According to the RBI, the PMC Bank manipulated its core banking system to shield nearly 44 problematic loan accounts, which includes HDIL. Limited staff members had access to these accounts. Enforcement Directorate (ED) and the Economic Offences Wing of the Mumbai police have registered offences against HDIL promoters and senior bank officials.
     
    The Bombay High Court had constituted a three-member committee for evaluating and then formalize sale of encumbered assets of HDIL. The High Court, through this channel, was expected to expeditiously recover dues, which were payable by the firm to PMC Bank.
     
    In September 2019, the RBI discovered the PMC Bank had allegedly created fictitious accounts to mask loans to the tune of Rs 4,355 crore approved for HDIL.
     
    A PIL was filed in the High Court urging the court to pass directions for expeditious disposal of HDIL assets and properties, which were attached by various investigating agencies. The PIL contended the disposal of these assets would help in repaying PMC Bank depositors at the earliest.
     
    Last month the Supreme Court had also stayed a Bombay High Court order connected with the shifting of the two main accused of the Punjab & Maharasthra Cooperative (PMC) bank scam, from Arthur Road jail to their residence to enable them to sell their assets.
     
    The Enforcement Directorate rushed to the apex court challenging the relief granted to PMC bank scam accused and HDIL directors.
     
    The Bombay High Court had ordered setting up of a three-member committee to conduct valuation and sale of encumbered assets of HDIL to recover the dues, which the firm is supposed to pay to the crisis-hit PMC Bank.
     
    The High Court allowed the HDIL's father-son duo, Rakesh and Sarang Wadhawan, to shift to their house from jail under supervision of two jail guards and to ensure their cooperation with the investigating agencies.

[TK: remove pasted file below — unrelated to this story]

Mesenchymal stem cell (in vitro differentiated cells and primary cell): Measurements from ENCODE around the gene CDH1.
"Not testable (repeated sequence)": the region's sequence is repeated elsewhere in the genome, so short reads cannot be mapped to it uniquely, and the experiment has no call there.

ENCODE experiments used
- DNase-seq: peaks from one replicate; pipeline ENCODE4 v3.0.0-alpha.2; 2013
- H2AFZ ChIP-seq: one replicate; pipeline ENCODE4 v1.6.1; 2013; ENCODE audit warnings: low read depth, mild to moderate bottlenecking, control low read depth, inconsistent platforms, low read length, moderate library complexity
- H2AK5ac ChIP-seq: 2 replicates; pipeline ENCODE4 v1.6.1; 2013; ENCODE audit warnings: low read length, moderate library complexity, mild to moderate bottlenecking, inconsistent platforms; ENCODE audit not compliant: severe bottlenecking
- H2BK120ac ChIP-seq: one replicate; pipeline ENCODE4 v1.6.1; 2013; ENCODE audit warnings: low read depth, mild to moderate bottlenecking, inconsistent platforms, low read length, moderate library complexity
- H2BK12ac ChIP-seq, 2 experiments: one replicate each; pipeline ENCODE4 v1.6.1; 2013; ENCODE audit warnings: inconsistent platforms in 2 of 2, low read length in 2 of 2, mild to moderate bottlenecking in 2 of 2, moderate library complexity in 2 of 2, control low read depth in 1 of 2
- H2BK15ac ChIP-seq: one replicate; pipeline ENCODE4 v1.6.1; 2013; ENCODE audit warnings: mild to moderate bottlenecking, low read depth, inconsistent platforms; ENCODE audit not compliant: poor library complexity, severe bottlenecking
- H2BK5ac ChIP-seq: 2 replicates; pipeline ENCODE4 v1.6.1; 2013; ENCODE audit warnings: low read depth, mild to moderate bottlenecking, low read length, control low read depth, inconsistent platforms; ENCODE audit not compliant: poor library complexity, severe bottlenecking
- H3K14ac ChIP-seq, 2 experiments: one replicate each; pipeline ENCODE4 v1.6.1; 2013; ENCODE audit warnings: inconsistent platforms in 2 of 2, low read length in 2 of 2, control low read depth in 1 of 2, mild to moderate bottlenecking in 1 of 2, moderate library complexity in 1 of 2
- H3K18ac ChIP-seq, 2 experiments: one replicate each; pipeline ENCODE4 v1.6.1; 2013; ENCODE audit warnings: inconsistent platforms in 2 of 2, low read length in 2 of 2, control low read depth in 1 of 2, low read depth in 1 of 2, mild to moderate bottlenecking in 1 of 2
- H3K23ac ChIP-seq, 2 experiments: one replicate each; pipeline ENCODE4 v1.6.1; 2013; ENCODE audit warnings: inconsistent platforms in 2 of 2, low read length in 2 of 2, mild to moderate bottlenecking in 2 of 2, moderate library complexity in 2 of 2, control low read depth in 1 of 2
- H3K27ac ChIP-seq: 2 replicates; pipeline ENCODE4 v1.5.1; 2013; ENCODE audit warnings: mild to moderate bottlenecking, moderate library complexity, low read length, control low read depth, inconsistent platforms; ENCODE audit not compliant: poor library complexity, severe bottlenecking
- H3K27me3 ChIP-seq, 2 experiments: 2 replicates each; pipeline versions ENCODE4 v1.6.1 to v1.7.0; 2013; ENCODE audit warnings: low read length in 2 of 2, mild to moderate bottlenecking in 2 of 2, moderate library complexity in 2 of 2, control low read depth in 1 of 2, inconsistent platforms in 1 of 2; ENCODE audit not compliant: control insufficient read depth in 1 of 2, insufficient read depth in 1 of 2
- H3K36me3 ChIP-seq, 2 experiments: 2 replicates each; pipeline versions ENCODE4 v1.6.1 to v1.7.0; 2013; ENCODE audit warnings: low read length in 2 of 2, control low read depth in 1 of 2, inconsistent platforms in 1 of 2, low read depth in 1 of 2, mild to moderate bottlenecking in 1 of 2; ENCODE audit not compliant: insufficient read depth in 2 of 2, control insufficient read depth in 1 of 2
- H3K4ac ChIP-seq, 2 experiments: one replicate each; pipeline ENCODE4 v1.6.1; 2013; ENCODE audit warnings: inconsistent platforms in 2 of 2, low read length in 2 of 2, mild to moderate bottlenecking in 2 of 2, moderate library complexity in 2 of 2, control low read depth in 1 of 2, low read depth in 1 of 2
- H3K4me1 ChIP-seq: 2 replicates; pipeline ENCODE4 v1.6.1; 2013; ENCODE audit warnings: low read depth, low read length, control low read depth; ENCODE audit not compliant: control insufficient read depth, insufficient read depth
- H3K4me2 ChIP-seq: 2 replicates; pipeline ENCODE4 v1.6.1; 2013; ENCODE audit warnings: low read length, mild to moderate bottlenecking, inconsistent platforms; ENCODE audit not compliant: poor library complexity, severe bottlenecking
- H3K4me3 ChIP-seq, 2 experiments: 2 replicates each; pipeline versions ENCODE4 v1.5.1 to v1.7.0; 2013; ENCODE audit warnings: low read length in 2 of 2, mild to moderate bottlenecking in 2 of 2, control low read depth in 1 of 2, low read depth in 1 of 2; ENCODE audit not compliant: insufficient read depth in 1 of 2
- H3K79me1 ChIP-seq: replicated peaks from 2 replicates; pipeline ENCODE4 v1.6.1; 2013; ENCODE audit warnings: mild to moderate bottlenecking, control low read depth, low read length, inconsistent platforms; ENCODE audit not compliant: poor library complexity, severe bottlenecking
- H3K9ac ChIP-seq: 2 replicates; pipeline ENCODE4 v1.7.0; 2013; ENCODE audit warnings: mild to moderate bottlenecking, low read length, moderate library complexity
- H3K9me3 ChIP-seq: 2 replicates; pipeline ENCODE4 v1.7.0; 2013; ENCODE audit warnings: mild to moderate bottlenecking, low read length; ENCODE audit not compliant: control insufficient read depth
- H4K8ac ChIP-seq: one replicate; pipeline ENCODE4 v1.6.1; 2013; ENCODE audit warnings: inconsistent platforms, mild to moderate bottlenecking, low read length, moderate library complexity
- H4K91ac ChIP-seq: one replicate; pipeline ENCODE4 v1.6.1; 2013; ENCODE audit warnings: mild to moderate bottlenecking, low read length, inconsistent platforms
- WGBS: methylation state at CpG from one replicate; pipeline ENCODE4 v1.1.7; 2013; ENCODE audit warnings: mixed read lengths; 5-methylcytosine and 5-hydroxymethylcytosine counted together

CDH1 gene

Disclaimer: Information, facts or opinions expressed in this news article are presented as sourced from IANS and do not reflect views of Moneylife and hence Moneylife is not responsible or liable for the same. As a source and news provider, IANS is responsible for accuracy, completeness, suitability and validity of any information in this article.
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    COMMENTS

    suneel

    2 weeks ago

    I am surprized not to see RBI's concern. Why RBI approached supreme court for a stay.





    REPLY

    RAKESH KUMAR

    In Reply to suneel 2 weeks ago

    Yes, story is not complete. Headline ralks about stay but reason is never mentioned in detail.

    SBI slashes MCLR by 5 bps across tenors
    In its ninth consecutive cut in MCLR by a bank in the current fiscal, India's top lender State Bank of India (SBI) on Friday aannounced a cut in the retail fixed deposits or FD rates effective from February 10.
     
    The reduction in MCLR by the bank comes a day after the RBI left the repo rates unchanged at 5.15 per cent, but its long-term repo operation for up to Rs 1 lakh crore made the cost of funds cheaper for banks.
     
    Marginal Cost of Funds-based Lending Rate (MCLR) is the minimum lending rate below which a bank is not permitted to lend. 
     
    "In view of the surplus liquidity in the system, the SBI realigns its interest rate on Retail Term Deposits (less than Rs 2 crore) and Bulk Term Deposits (Rs 2 crore & above) from February 10, 2020. The bank slashed the Term Deposits rates by 10-50 bps in the Retail segment and 25-50 bps in the Bulk segment," a SBI statement said.
     
    The bank has cut the FD rates across all tenors, except for those with maturity period between 7 to 45 days.
     
    For FDs maturing within 46 to 179 days, the SBI has cut the interest rate sharply by 50 basis points (bps). Now, these deposits will fetch an interest rate of 5 per cent. 
     
    For FDs maturing within 180 to 210 days and 211 days to less than 1 year, the SBI will give an interest rate of 5.50 per cent.
     
    Earlier, the SBI was offering 5.80 per cent on these deposits. 
     
    The bank has slashed the interest rate by 10 bps on deposits maturing in one year to 10 years. These deposits, which earlier fetched 6.10 per cent interest, will now be offered at 6 per cent interest.
     
    After the latest rate cut by the SBI for senior citizens, deposits maturing in 46 to 179 days will fetch 5.50 per cent returns. 
     
    For FDs maturing in 180 to 210 days as well as 211 days to less than one year, the SBI will offer an interest rate of 6 per cent. After the latest revision, the SBI will give 6.50 per cent interest to senior citizens for maturity periods between one year and 10 years.
     
    Disclaimer: Information, facts or opinions expressed in this news article are presented as sourced from IANS and do not reflect views of Moneylife and hence Moneylife is not responsible or liable for the same. As a source and news provider, IANS is responsible for accuracy, completeness, suitability and validity of any information in this article.